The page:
By Rosemary Jones, Cornish College of the Arts
Cornish College of the Arts has fostered many famous collaborations. Painter Mark Tobey founded the Art Department, which led to a collection of artists settling in Seattle, Washington. Musician John Cage and dancer/choreographer Merce Cunningham met while at Cornish and formed a lifelong partnership.
The tradition carries on with Cornish College artists still collaborating in the visual and performing arts. In 2017, the exhibition Fun. No Fun. at the Henry Art Gallery was three-quarters Cornish alumni. The collaboration of the artist/architect team of David Lipe, Matt Sellars ’93, Dan Webb ’91, and Dawn Cerny ’02 began a few years ago.
“It came about in a very organic way. Dawn and I were co-curating a show at the Greg Kucera Gallery, and we decided that what we really wanted to do was to alter the space of the gallery itself,” said Webb. “Dawn suggested that we ask Dave to help us with that, because he is an architect. At that point, we realized that asking Matt to join us was the logical next step, because both Dave and I had worked with Matt in one capacity or another for years.”
The success of that show led to an invitation from the Henry asking them to expand on the idea. The title Fun. No Fun. “refers to the series of the good and bad choices we are confronted with in life that can and do determine paths taken throughout,” said Sellars. “We wanted this to reflect both life in the greater sense but also within the museum experience/institution itself. This manifests itself in the ramps being a conveyance to different but similar conclusions, the domestic chaos and generosity of Dawn’s sculptures, and the way that each of the spaces refers to the next but also contrasts with the previous ones.”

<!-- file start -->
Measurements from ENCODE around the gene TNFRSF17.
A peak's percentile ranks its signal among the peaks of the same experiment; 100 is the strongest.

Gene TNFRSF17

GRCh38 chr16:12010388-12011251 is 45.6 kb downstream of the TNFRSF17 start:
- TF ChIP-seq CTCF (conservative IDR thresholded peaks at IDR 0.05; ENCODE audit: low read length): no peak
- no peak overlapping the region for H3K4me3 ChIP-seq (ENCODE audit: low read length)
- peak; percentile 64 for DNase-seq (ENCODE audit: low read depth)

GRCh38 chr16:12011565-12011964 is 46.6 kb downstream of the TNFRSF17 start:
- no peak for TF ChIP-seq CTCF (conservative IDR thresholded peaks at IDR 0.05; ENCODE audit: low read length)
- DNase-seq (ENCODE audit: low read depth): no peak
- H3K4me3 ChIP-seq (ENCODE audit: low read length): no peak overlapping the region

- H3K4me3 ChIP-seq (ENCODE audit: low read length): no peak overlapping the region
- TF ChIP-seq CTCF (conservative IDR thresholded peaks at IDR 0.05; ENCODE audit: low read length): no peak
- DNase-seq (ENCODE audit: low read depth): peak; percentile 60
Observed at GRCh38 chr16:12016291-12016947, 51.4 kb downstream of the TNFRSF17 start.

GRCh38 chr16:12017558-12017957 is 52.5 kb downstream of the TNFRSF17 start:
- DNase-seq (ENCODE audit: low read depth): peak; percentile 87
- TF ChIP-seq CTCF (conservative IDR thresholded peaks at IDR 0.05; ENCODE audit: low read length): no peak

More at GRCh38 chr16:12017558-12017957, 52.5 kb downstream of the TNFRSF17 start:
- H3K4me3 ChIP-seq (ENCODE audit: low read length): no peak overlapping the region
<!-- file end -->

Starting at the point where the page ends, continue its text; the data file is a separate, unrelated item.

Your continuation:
For all three alumni, their Cornish experience keeps them collaborating with other artists in Seattle. “I’m still in connection with many of the friends and teachers that I went through my Cornish experience with,” said Sellars. “They provided my base and an introduction to the art scene in Seattle. I look back on my college experience as it being a very high-energy place because of all of the creative energy of fellow students and young, good teachers who were working artists brought in from the community.”